What can’t be claimed at tax time

  • New laptop or iPad: While a new laptop is essential for study, if it’s used for personal activities as well as study—like watching Netflix—you can only claim the portion used for study. Purchasing an iPad that is also used for personal entertainment wouldn’t be deductible.
  • Daily commute: If you rely on public transport to get places, you’ve likely purchased a public transport card, like an Opal or Myki card. But taking the train to your regular place of work isn’t a study expense.
  • Coffee: While caffeine boosts during intense study sessions may feel like a necessity, sadly, they aren’t deductible. 

Can I claim HECS [or FEE-HELP] as a tax deduction?

Course fees are a non-negotiable when you decide to study, so you may be wondering if you can claim HECS or FEE-HELP as a tax deduction. According to Raj, the answer isn’t black and white. 

HECS-HELP repayments are not deductible, says Raj. But, if used for a work-related course, FEE-HELP course fees are deductible. 

Tips for tax time 

When it comes to tax time, the more organised and informed you are, the better. After all, it’s important you claim everything you’re entitled to, but at the same time you don’t want to be caught off guard in the event the Australian Taxation Office (ATO) queries anything. 

Here are Raj’s tips on tax time essentials to ensure your end of financial year is as efficient as it can be:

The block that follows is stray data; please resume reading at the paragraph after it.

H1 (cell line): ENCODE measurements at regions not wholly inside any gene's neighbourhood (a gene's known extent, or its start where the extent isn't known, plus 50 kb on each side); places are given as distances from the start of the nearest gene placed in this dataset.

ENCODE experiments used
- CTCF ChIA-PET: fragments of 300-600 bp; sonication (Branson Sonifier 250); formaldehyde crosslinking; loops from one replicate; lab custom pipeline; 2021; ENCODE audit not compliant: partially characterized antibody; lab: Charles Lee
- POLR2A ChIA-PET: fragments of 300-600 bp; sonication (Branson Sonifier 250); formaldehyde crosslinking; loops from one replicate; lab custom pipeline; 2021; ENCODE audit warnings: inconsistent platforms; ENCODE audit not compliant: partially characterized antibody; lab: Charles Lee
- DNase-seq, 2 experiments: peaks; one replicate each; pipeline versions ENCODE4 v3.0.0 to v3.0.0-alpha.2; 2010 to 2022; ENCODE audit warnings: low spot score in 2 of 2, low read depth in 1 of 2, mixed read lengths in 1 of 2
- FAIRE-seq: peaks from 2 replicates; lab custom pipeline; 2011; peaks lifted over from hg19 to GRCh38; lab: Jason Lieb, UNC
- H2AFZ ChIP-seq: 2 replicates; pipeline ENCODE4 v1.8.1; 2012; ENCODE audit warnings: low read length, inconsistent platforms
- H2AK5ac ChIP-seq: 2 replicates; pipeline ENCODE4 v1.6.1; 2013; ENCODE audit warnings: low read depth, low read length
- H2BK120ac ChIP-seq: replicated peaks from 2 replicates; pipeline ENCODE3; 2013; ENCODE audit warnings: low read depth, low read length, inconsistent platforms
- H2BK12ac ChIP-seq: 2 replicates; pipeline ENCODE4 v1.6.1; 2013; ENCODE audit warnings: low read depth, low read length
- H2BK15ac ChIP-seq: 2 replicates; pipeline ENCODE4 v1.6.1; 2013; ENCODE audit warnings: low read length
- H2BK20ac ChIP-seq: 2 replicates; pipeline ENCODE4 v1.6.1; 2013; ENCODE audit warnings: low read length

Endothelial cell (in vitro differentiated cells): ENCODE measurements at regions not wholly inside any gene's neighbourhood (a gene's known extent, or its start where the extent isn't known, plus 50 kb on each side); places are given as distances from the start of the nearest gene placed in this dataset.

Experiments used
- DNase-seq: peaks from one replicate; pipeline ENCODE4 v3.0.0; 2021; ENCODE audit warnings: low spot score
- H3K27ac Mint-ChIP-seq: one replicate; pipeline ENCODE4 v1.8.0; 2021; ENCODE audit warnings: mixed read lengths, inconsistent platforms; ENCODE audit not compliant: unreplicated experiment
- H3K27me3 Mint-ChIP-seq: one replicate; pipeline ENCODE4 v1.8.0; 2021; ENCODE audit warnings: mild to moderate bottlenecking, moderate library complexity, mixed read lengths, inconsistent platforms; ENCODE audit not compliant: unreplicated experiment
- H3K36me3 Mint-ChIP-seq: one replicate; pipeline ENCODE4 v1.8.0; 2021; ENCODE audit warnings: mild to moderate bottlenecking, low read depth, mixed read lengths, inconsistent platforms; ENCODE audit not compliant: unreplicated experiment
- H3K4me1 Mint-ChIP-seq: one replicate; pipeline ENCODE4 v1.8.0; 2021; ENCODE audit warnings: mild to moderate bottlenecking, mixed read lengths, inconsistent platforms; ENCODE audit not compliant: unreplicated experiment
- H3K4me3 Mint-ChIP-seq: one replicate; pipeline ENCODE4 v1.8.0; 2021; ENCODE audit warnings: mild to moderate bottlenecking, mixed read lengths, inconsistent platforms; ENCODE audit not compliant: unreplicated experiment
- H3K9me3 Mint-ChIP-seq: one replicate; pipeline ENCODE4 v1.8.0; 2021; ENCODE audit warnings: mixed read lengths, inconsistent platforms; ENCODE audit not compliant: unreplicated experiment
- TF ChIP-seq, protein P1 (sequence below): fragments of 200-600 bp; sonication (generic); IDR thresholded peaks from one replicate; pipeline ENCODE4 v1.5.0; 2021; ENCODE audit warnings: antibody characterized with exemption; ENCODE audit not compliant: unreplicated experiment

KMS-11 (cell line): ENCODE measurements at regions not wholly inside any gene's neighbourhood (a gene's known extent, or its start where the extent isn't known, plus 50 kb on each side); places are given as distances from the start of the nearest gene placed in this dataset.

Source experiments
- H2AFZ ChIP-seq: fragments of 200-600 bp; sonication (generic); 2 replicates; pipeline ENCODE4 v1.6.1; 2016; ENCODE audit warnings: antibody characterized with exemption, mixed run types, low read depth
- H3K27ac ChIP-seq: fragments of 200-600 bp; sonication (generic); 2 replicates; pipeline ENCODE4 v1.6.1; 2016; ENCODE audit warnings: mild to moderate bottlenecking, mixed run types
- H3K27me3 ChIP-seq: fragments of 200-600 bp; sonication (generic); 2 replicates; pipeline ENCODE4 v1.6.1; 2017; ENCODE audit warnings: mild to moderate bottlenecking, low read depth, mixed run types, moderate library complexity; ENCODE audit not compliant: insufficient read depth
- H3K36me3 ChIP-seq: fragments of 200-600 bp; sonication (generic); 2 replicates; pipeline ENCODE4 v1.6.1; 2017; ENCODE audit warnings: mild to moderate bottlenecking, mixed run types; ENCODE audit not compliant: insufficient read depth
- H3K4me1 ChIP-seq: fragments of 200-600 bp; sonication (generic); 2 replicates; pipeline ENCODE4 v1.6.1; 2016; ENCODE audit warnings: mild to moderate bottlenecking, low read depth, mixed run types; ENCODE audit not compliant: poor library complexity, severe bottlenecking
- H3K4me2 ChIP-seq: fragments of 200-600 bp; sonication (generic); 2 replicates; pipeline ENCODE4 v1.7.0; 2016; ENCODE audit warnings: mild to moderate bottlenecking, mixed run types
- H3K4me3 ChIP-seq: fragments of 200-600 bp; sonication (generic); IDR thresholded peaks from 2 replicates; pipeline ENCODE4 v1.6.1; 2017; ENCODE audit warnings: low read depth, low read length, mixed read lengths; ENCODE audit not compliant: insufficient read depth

Keep meticulous records

Keep receipts for everything. It’s your proof should any query be raised. A simple spreadsheet or app can help keep track of all your expenses. Plan ahead and start keeping records early to avoid a last-minute scramble at tax time.

Maximise your deductions

Understanding what you can and can’t claim can go a long way towards maximising your deductions. But don’t over claim and always stick to the rules. 

Apportion carefully

If your internet bill is $80 per month and you estimate 50% for study, you can claim $40 of it.

Remember the ATO is your friend

Their website is a treasure trove of information on self-education deductions.

Get expert help

If in doubt, seek help from a tax professional. They can save you time and money, and show you how to get the most out of your tax return—plus they know all the ins and outs of what self-education expenses you’re eligible for. 

Return to the blog

Not sure what to study?

Take our 2-minute quiz to find the right course for you.

Get matched

Related blogs

10 of the best study apps to enhance your learning

Turn your phone into the ultimate study buddy with these useful apps for students.

Exam and assessment prepTime and stress managementHelp me study

Your guide to university open days in 2024

Wondering how to make the most of uni open days this year—and whether you should even go, if you're planning to study online? We've gathered all the key information for you, including dates you can put straight in your calendar.

Online study experienceStudy optionsHelp me study

Can you become a lecturer without a PhD?

Short answer: yes. Let’s see how you can make your way to the lectern.

Job tipsStudy options

6 library hacks for online students

Worried about accessing your university library while studying online? These simple hacks will help you make the most of what your library has to offer.

Online study experienceExam and assessment prep